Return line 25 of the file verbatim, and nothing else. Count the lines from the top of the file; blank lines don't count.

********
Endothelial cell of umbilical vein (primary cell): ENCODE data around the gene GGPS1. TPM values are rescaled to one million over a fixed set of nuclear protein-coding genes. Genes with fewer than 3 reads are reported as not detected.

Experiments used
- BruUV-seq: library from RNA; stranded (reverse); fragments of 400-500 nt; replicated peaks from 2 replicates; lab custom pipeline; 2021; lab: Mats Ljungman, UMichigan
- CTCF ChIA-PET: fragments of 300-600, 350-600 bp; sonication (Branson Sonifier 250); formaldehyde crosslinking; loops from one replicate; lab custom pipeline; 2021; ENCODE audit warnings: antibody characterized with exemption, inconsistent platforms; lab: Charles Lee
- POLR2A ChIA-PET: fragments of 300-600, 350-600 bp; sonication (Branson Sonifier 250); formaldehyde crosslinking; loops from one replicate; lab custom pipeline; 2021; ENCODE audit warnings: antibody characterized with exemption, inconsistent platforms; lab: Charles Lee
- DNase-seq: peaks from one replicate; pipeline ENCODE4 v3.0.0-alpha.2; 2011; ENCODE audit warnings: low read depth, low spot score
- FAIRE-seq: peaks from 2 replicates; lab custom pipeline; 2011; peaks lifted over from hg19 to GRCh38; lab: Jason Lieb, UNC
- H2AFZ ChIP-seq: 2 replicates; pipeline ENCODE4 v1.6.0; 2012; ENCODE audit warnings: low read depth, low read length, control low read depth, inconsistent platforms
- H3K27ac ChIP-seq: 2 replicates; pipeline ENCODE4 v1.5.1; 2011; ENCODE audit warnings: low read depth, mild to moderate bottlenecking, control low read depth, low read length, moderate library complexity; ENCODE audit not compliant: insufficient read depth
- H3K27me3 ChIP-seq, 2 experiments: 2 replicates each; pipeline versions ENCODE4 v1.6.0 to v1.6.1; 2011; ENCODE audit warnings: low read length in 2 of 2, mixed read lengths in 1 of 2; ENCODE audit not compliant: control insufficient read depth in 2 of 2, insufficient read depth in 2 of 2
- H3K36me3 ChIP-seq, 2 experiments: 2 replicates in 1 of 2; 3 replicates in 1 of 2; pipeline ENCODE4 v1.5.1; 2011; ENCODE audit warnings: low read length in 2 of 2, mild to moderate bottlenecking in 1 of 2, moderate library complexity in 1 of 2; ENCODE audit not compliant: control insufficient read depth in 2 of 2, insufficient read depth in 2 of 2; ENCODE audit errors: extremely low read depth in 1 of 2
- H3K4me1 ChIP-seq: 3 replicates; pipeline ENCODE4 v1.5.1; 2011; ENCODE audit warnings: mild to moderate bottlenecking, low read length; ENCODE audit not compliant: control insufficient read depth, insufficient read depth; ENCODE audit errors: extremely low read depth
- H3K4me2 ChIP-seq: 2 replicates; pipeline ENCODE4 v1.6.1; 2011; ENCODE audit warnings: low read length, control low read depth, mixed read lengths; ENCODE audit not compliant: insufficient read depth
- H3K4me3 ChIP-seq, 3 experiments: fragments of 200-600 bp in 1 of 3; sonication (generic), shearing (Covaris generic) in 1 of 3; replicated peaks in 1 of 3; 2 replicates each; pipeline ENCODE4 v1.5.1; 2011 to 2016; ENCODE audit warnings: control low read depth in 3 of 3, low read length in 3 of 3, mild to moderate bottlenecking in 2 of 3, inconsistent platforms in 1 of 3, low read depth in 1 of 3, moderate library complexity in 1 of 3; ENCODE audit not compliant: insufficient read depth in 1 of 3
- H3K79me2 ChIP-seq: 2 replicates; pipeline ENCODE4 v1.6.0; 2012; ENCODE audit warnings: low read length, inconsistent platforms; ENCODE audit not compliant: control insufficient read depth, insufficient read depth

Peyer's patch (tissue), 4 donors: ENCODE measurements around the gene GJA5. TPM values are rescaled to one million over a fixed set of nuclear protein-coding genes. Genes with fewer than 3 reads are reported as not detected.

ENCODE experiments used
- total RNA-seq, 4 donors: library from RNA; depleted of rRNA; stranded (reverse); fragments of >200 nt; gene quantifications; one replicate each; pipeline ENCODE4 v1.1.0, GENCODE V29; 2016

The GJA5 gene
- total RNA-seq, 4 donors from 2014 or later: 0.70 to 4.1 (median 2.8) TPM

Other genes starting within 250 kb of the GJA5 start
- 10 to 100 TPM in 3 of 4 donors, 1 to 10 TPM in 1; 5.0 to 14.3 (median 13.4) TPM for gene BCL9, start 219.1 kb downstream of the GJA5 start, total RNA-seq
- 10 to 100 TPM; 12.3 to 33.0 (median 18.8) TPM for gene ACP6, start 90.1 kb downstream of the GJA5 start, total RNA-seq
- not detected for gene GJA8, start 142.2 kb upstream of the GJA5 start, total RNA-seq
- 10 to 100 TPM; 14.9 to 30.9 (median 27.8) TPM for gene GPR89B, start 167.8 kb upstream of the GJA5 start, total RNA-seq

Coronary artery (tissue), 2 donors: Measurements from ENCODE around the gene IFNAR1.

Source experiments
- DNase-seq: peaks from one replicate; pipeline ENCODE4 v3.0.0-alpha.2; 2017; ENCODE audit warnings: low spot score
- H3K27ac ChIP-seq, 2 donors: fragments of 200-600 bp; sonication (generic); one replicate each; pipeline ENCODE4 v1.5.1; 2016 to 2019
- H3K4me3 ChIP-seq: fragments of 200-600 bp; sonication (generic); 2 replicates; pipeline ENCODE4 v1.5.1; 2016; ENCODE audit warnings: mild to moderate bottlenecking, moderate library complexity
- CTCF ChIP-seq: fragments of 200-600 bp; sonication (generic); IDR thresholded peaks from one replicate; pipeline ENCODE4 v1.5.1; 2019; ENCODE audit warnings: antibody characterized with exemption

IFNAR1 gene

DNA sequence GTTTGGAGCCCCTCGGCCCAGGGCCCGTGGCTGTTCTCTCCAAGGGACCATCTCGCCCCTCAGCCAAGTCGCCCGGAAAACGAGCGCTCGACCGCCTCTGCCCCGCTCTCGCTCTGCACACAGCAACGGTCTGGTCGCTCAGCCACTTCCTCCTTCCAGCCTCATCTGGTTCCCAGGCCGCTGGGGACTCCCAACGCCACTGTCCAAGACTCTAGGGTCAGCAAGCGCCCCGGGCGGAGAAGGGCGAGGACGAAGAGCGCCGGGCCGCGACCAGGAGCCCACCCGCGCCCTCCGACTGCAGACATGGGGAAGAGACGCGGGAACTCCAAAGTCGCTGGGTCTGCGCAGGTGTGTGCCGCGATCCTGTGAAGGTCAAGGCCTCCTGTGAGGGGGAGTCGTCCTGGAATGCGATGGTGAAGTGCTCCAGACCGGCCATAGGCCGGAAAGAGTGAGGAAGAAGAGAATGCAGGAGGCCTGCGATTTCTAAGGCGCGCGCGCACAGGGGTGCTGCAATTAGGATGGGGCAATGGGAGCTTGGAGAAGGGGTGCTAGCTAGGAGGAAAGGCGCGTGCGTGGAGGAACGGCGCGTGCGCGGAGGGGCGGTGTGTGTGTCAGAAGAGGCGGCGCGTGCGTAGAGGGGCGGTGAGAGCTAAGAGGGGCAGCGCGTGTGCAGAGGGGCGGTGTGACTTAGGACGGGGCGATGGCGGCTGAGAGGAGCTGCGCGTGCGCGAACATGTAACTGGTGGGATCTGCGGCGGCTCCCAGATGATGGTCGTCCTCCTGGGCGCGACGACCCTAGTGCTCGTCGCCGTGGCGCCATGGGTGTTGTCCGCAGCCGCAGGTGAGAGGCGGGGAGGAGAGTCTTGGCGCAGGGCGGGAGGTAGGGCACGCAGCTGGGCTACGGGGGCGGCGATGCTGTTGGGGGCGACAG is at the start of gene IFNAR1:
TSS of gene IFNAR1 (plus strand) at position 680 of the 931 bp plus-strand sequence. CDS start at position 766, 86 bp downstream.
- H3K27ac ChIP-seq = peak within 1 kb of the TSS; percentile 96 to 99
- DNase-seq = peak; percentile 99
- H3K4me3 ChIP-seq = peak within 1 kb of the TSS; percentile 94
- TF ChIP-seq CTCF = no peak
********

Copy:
- 10 to 100 TPM; 14.9 to 30.9 (median 27.8) TPM for gene GPR89B, start 167.8 kb upstream of the GJA5 start, total RNA-seq